“We’ve never even named the rivers,” said Kim Irvine, art director of Walt Disney Imagineering.
For the first time, the body of water around Tom Sawyer Island will have distinct sections designed to look like four U.S. river regions: the Mississippi, the Columbia, the Potomac and the Rio Grande.
And with the rivers, visitors for the first time will see new creatures, plant life and scenes when the Rivers of America re-opens Saturday. Read details about each of the Disneyland river regions.
Crews are finishing up a four-month rehabilitation project mostly done while the Rivers of America was drained; this week, the Rivers was being re-filled.
Disney last upgraded scenes on the shoreline in 1991 when crews installed the Fantasmic! show, Irvine said. Disney showed the new features to employees and an Around.Disney.com reporter in a behind-the-scenes tour recently (We were not allowed to take photographs; look back next week when we will have them).
After the river was drained in January, Disney crews:
The new features are visible from the riverboat, sailing ship and Davy Crockett’s Explorer Canoes and rafts to Pirate’s Lair on Tom Sawyer Island. All but the riverboat are set to re-open Saturday.
When the riverboat comes back as early as May 21, a guide will read a new speech that will explain at the beginning of the ride that guests will explore the four rivers on the journey.
New scenes include: deer drinking from a creek, Indian braves on Tom Sawyer Island, raccoons spied by a skunk, mountain lions hiding in the grass and an osprey on top of the winch beam close to the riverboat dock. Some old animals, including a group of moose, were repositioned in new scenes.
Disney attraction creators, called Imagineers, consulted original sketches from Walt Disney collaborators Marc Davis and Sam McKim for the river to come up with new ideas. Some scenes, including the raccoons, were from those old plans.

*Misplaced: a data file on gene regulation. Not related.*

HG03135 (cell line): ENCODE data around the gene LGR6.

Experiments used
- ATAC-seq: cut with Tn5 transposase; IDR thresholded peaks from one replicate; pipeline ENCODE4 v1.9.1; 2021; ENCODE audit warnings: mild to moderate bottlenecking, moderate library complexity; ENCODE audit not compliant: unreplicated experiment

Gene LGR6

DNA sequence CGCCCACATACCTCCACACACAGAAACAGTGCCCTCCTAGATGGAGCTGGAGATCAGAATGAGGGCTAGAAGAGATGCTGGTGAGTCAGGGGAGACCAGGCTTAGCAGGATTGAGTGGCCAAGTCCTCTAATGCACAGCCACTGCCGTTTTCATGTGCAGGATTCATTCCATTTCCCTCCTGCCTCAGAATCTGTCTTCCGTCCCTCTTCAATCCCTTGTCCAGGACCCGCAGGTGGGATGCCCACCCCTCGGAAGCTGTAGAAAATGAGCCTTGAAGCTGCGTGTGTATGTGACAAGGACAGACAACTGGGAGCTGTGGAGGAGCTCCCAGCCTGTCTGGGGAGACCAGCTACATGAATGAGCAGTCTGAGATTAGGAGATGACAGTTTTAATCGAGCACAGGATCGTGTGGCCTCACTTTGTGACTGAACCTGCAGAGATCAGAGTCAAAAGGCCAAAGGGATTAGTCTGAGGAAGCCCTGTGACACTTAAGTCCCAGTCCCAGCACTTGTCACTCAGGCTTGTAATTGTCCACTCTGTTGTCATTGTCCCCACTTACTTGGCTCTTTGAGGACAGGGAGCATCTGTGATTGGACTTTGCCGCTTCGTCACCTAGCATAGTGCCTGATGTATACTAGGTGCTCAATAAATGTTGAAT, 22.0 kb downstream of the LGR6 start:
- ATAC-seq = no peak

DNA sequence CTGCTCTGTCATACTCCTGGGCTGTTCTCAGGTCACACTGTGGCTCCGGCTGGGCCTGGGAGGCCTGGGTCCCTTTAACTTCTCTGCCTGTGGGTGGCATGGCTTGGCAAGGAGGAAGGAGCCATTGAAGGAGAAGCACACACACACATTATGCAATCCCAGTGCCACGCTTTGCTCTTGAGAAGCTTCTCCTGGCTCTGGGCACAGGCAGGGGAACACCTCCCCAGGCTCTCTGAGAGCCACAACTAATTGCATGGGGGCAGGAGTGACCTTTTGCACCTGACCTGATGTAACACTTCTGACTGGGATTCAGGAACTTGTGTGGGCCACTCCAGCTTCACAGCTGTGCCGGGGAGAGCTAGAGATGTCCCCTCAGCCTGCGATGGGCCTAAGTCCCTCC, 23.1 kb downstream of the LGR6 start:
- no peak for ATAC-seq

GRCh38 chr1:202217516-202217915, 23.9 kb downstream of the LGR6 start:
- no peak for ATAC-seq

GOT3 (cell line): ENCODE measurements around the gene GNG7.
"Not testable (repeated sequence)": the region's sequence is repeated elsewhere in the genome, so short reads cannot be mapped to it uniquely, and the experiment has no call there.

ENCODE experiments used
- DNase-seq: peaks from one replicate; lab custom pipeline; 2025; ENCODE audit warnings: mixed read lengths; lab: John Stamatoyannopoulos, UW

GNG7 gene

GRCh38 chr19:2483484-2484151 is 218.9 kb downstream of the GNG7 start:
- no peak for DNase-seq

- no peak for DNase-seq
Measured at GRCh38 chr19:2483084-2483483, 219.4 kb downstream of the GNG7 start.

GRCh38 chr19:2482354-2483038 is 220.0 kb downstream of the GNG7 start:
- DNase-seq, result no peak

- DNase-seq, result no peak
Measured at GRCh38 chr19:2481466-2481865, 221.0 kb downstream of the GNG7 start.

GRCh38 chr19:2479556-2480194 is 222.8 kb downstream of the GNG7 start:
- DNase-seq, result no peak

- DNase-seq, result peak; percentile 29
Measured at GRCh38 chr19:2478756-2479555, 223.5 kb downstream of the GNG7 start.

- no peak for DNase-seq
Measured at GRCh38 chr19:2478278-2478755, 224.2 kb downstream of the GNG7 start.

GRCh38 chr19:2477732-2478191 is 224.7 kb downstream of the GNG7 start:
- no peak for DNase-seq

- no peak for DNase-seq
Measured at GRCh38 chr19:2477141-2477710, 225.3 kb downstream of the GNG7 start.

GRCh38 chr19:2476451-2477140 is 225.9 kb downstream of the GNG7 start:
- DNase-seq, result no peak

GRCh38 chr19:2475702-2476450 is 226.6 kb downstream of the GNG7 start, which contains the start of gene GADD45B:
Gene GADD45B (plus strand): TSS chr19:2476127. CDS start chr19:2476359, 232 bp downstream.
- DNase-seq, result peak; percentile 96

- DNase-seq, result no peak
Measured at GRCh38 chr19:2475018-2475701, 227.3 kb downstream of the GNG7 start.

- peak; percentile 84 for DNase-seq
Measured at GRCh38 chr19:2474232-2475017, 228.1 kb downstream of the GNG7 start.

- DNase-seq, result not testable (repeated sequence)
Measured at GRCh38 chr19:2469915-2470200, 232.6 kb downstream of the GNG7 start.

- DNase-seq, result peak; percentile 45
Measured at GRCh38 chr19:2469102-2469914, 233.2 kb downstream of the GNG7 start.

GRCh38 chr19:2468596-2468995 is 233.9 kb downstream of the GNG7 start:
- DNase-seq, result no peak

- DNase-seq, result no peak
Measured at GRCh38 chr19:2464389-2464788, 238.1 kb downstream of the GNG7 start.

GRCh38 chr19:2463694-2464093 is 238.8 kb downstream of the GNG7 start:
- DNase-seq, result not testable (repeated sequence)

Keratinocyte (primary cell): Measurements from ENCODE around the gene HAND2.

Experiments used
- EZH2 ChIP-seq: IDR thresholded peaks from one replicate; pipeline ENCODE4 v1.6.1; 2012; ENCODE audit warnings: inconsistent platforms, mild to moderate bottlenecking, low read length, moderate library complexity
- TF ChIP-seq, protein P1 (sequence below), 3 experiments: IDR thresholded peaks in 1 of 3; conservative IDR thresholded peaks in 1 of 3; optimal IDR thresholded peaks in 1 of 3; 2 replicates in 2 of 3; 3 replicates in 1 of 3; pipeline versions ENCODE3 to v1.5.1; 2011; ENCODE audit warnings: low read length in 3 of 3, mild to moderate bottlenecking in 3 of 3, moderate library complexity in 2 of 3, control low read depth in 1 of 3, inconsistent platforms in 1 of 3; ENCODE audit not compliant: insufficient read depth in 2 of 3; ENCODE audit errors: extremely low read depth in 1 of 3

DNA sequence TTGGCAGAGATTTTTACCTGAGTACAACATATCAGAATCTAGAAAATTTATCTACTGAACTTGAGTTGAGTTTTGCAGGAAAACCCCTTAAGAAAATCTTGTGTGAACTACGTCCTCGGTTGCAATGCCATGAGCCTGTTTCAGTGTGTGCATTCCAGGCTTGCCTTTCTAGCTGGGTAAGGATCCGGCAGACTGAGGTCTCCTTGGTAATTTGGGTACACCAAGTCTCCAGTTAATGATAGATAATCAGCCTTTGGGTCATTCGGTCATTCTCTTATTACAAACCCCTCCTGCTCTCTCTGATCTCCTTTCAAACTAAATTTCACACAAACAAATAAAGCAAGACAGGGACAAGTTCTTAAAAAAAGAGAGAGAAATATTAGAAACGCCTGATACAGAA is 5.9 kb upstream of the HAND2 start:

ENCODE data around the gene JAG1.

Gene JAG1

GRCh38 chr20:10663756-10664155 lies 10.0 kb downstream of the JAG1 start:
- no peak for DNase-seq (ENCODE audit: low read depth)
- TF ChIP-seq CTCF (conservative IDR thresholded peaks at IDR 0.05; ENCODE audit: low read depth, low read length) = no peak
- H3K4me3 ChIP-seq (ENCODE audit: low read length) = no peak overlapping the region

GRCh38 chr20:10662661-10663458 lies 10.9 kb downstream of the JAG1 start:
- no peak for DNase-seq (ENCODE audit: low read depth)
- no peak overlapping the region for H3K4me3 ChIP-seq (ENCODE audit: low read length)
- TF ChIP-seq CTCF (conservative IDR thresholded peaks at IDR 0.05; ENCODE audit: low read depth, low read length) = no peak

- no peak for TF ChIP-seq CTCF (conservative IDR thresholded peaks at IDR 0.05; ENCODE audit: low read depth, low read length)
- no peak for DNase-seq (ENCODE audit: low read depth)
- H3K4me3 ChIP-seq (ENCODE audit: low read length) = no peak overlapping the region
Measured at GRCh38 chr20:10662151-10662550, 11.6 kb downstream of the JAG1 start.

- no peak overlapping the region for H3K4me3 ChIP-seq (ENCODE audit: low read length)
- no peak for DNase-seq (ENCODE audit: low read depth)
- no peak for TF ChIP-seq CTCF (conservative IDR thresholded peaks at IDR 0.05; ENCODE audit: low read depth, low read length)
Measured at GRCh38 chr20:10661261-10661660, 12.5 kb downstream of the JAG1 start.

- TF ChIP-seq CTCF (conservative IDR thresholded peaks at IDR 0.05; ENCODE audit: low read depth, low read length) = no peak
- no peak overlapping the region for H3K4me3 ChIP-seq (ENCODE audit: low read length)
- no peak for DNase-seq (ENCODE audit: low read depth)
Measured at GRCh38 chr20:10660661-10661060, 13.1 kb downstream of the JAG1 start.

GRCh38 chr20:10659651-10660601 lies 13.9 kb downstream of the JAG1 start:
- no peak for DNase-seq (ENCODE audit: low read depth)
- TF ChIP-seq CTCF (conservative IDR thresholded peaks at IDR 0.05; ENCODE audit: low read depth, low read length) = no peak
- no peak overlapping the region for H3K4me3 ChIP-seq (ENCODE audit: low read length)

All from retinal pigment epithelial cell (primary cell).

The previously burning cabin got a new theme: Mike Fink, Davy Crockett’s rival and later friend, is the new resident. His keel boat, the Gullywhumper from the previous Disneyland ride, was placed in front of the cabin. Visitors will hear Crockett and Fink arguing from the boats.
“We had the Gullywhumper available, and we had the story,” Irvine said. “We kind of like to go back to our history.”
Along the 25,000 square feet of river’s edge, crews added new trees and rockwork to define the regions. In the Columbia area, for example, horticulturists planted evergreens and ferns to make the region appear similar to tree scenes in “Twilight,” Irvine said. Along the Rio Grande, red rocks on the shoreline blend in with the Big Thunder Mountain Railroad nearby.
The old version of Rivers of America was “just sort of a mish-mash,” said Karen Hedges, Disneyland Resort’s horticulture director.
The empty river gave horticulturists a rare opportunity to do landscaping along the river from the ground floor and during the day time, said Nicole Hill, a Disneyland Resort horticulture manager. Usually, gardeners must trim trees and spruce up the shoreline from river rafts, taking everything in and out from the boats overnight.
“I think everybody will notice the difference,” said David Berrio, a Disneyland Resort horticulture manager.
Read about more details of each river region:
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